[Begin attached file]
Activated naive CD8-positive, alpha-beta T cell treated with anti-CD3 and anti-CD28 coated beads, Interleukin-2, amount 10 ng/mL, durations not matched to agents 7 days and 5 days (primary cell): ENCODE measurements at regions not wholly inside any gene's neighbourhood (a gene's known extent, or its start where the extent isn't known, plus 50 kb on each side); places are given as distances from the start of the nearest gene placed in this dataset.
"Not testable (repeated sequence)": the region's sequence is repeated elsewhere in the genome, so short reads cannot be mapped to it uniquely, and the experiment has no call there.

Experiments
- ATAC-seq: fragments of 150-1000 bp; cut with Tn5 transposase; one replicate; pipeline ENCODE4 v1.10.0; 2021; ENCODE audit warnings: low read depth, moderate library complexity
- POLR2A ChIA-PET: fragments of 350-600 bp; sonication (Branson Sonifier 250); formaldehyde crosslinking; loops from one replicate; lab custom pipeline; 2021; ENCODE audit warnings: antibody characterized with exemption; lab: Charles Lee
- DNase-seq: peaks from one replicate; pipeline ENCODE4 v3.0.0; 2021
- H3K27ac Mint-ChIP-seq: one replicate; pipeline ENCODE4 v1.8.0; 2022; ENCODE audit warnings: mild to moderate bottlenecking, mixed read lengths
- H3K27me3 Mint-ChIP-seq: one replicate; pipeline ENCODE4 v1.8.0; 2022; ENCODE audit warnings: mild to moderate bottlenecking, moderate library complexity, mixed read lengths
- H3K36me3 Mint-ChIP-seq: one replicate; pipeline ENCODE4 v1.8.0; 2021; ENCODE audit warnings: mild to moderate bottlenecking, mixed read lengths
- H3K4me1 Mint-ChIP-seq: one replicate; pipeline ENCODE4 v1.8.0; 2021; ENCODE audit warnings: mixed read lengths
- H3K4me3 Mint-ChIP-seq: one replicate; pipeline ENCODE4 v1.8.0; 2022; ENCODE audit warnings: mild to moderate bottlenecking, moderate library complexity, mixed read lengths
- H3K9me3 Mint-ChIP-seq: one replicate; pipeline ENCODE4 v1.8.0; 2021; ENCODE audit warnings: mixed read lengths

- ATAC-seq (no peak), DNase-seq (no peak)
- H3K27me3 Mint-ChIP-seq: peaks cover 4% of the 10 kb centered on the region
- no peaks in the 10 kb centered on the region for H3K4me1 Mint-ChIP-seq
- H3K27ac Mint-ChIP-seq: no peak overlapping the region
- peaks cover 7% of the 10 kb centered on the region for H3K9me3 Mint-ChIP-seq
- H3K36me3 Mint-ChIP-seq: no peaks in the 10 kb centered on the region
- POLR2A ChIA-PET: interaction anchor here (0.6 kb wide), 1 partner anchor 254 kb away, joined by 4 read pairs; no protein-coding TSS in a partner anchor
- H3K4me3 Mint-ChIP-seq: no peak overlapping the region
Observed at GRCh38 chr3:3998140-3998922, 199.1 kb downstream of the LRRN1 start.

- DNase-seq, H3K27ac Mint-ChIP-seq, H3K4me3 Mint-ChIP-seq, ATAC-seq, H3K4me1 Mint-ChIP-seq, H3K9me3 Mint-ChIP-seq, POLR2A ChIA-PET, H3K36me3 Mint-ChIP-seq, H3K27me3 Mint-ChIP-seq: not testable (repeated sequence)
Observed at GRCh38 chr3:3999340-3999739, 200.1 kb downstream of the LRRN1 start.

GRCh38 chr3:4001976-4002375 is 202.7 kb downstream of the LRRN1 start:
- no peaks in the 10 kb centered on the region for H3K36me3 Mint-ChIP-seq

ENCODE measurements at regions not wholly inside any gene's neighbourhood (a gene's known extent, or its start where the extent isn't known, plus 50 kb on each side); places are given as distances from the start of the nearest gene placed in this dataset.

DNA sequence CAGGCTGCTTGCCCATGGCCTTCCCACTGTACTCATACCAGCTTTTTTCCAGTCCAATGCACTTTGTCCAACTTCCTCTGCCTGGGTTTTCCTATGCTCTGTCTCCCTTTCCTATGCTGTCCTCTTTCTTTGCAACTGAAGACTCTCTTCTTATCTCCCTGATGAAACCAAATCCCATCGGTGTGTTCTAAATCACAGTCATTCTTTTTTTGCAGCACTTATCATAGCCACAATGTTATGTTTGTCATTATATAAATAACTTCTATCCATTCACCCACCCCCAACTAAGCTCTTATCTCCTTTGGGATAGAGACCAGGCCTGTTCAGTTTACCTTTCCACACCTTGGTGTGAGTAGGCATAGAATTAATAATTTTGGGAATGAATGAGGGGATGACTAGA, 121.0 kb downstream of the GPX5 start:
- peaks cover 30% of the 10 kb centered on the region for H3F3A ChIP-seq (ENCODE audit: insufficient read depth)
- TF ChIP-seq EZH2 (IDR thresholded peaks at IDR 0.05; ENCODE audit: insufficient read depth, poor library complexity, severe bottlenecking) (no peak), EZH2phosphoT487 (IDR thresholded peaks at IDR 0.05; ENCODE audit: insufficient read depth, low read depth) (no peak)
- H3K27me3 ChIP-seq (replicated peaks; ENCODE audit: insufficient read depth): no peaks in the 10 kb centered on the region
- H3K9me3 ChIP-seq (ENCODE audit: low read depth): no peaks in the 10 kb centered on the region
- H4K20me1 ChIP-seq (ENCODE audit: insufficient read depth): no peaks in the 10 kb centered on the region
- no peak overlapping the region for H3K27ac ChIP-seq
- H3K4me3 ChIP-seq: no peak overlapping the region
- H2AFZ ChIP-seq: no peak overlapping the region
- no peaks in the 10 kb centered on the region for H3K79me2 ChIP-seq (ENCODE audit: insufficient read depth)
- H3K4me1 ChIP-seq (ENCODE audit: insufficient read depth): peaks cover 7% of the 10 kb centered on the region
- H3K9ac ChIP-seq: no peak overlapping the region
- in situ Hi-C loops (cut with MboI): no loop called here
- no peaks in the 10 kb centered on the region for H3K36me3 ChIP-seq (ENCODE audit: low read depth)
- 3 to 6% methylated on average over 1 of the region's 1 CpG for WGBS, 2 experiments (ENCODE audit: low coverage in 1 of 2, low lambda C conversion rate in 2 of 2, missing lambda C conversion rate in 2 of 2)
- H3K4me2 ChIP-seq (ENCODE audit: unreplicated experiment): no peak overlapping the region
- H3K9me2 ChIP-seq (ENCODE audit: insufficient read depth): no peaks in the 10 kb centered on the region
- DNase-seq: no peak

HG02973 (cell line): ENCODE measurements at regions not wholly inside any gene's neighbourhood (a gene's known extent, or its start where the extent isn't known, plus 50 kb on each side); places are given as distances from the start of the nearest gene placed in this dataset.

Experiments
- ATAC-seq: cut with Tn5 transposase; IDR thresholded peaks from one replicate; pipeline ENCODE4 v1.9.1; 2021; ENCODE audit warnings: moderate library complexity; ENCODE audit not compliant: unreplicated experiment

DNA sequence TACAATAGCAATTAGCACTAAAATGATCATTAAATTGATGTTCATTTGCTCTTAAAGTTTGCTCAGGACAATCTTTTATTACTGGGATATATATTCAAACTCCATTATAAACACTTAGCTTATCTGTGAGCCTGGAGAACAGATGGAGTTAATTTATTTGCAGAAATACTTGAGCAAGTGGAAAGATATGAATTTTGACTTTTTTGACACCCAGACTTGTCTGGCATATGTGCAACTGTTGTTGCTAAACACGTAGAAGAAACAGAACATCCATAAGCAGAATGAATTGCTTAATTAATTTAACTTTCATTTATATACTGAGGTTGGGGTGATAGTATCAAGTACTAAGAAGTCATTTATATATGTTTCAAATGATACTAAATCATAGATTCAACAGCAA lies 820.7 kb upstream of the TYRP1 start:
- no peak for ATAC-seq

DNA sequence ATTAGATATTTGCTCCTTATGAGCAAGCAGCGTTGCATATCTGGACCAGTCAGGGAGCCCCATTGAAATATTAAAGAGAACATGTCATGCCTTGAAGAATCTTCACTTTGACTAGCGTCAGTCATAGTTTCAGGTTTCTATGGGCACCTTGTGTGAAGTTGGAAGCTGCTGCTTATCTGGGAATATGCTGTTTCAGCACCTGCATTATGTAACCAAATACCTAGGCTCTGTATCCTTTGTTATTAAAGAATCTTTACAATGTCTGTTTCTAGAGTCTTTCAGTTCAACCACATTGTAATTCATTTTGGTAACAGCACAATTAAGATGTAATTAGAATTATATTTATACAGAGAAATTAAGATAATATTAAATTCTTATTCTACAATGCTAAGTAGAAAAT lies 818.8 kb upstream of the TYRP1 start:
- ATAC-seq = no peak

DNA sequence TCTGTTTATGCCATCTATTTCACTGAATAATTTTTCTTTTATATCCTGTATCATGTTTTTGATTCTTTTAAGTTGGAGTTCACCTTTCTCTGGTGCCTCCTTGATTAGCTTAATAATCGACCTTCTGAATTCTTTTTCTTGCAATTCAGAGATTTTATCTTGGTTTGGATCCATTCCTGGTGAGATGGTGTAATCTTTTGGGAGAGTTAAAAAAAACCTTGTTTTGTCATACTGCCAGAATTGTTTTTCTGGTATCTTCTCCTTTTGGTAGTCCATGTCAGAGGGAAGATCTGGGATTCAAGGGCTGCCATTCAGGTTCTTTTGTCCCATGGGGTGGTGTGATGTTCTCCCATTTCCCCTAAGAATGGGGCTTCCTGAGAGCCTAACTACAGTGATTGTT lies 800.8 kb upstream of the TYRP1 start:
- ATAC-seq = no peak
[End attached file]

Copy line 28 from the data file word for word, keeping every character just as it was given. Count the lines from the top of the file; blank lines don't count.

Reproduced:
- peaks cover 30% of the 10 kb centered on the region for H3F3A ChIP-seq (ENCODE audit: insufficient read depth)